A B.C. Supreme Court justice has found Albert Giesbrecht guilty of the May 18, 2017 second-degree murder of Raymond Bishop.
Justice David Crossin delivered his verdict at the courthouse in Smithers May 24.
During the six-week trial, which took place over three sessions between January and March, the Crown painted a picture of an abusive man consumed by bitterness and jealousy over his divorce from his ex-wife Susan Giesbrecht.
On the morning of May 18, 2017, the prosecution said, Giesbrecht took the ferry from Burns Lake to Southside with the intent of criminally harrassing Susan and/or Bishop. According to the Crown’s theory, in pursuit of that “unlawful object” a confrontation between the two men ensued and Giesbrecht shot Bishop with a 30-30 rifle.
The defence did not dispute that Bishop died by Giesbrecht’s hand, but presented an alternate theory that the firearm discharged accidentally when Bishop attacked Giesbrecht. Terry La Liberte, Giesbrecht’s attorney, said that was just one possible scenario that was just as plausible a theory and as such the Crown’s evidence did not rise to the level of beyond a reasonable doubt required to prove murder.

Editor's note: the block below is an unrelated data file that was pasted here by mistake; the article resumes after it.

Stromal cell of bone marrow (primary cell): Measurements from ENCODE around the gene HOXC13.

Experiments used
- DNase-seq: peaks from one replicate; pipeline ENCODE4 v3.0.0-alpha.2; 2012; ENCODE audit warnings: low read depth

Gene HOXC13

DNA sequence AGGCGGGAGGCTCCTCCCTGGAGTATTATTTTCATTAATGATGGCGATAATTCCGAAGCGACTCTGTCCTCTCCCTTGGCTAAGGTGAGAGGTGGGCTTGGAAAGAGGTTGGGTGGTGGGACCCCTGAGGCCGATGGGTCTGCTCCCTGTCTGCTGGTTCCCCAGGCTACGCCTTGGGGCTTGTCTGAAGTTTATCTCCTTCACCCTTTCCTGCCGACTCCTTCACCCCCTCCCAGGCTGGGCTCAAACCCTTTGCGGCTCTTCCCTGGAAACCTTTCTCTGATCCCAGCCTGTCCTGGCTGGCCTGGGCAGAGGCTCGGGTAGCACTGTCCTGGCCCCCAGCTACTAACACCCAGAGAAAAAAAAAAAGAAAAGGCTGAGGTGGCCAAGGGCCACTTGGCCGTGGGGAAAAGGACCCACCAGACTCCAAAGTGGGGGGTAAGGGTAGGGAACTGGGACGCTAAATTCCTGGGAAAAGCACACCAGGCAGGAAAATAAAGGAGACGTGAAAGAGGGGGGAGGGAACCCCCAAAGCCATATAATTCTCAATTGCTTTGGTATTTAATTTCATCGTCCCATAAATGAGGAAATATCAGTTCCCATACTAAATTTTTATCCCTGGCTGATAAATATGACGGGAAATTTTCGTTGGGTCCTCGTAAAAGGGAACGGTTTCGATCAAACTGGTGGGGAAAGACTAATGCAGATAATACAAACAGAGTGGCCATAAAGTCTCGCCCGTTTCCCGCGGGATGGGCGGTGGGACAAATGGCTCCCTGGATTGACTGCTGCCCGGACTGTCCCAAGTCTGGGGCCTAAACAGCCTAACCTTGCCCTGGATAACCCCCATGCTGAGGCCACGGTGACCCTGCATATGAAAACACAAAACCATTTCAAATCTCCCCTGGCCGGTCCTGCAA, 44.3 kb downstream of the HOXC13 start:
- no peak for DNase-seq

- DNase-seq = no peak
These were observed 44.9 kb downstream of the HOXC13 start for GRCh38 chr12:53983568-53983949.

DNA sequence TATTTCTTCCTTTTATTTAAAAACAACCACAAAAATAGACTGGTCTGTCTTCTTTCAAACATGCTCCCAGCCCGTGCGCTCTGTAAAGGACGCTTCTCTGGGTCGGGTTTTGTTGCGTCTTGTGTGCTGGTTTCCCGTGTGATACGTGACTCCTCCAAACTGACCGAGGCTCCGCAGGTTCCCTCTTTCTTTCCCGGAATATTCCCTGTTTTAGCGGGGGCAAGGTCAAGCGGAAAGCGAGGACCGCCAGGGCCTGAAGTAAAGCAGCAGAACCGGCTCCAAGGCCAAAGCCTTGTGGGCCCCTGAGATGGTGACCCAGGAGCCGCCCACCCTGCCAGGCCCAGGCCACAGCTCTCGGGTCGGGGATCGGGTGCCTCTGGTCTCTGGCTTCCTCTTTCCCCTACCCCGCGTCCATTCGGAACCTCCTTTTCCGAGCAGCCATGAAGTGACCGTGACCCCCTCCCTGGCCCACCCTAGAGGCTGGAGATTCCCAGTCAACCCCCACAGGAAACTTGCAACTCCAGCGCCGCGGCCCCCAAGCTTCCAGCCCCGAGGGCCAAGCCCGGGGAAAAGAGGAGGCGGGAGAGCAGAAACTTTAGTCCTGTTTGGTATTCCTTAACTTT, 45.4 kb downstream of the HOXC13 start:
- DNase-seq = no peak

In the end, Crossin said he did not accept the Crown had proved beyond a reasonable doubt that it was in pursuit of the unlawful object of criminal harrassment that Giesbrecht killed Bishop.
However, the judge concluded that, on the whole of the evidence, the Crown had met its burden.
“In my view the Crown has proven beyond a reasonable doubt that the accused intentionally shot Mr. Bishop, has proven his motive for doing so,” Crossin said. “I’ve concluded that on all the circumstances, the only rational conclusion is the accused so discharged his weapon intending to cause [Bishop] bodily harm that he knew was likely to cause death and he was reckless whether death ensued or not. There is no other rational conclusion available on the whole of the evidence that has been placed before me.”
The mandatory sentence for second-degree murder is life in prison. The judge adjourned the case to May 31 to fix a date to determine parole eligibility.